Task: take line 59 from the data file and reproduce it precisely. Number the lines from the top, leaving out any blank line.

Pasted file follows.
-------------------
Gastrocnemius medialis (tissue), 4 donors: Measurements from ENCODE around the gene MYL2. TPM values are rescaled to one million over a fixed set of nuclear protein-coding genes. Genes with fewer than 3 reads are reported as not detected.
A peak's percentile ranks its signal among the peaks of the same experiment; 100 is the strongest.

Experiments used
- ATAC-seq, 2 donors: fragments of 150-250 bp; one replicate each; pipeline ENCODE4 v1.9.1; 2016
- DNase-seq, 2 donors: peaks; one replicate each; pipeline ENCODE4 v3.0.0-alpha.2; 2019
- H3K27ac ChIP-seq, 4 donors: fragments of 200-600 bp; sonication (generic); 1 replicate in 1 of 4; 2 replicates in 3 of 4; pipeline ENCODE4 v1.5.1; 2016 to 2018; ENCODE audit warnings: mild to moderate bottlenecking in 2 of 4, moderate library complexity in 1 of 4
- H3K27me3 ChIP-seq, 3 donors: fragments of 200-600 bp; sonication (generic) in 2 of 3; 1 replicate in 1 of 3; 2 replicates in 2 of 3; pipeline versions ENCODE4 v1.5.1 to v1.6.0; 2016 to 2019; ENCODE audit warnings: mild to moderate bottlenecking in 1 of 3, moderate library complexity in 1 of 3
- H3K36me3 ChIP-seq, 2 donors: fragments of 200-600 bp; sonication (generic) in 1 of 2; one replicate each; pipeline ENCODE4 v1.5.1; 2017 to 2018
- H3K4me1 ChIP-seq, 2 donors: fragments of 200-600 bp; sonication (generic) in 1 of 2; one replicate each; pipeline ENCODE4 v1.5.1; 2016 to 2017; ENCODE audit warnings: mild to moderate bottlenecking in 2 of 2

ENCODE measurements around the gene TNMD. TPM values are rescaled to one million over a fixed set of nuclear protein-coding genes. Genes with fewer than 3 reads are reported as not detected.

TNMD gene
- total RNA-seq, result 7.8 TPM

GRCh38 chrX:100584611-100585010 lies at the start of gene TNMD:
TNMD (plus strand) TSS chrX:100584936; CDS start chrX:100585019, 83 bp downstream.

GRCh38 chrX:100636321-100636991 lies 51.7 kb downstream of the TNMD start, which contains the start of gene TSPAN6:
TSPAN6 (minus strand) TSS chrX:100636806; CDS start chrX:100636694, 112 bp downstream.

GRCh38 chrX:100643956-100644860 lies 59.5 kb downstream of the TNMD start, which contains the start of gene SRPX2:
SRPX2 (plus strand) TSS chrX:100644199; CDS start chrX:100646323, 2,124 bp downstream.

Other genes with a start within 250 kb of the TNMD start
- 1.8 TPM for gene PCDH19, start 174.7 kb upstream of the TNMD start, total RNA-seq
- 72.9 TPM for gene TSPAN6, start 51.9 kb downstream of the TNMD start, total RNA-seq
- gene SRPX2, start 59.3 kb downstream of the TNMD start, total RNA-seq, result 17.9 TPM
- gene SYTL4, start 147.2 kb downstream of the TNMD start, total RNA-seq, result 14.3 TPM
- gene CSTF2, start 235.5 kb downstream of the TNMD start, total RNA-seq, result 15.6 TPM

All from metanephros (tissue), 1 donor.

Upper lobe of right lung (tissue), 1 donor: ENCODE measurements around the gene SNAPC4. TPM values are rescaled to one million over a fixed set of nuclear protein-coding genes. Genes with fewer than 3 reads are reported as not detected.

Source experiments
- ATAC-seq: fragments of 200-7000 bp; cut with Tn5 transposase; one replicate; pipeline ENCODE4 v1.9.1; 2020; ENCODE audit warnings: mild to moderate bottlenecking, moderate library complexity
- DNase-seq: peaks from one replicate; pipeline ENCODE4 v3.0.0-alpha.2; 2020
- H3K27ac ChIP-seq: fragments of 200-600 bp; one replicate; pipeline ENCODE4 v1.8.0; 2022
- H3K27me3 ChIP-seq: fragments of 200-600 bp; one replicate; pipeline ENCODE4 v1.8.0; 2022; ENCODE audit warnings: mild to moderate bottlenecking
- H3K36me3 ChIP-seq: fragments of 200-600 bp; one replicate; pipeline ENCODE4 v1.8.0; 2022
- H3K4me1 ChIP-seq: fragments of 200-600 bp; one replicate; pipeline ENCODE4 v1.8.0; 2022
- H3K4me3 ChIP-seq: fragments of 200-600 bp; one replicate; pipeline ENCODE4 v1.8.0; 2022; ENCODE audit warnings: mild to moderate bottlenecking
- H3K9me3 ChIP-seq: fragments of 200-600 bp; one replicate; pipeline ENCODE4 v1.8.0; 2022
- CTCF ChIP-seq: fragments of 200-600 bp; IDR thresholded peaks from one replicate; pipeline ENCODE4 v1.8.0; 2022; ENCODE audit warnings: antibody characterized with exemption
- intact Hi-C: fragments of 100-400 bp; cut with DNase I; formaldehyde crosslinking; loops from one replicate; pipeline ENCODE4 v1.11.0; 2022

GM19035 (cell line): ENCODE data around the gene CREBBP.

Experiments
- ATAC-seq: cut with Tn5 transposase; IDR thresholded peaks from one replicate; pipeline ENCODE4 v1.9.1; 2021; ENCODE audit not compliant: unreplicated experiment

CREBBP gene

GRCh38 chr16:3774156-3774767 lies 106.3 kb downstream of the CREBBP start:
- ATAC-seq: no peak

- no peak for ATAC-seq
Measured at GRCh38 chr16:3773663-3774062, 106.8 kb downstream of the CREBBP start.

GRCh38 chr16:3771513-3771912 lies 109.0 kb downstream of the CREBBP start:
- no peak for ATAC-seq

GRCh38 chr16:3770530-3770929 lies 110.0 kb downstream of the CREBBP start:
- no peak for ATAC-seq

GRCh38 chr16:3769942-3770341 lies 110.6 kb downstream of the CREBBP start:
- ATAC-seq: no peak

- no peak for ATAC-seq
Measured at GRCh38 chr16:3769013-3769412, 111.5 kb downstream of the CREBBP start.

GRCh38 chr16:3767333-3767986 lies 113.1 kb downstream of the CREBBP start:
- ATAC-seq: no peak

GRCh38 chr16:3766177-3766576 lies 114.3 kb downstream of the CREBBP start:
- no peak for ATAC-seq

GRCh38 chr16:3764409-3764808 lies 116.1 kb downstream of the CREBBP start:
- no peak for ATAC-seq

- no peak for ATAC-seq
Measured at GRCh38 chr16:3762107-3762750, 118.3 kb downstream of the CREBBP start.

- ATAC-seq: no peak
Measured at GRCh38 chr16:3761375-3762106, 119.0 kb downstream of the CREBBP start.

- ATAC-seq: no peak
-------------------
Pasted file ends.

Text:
- no peak for ATAC-seq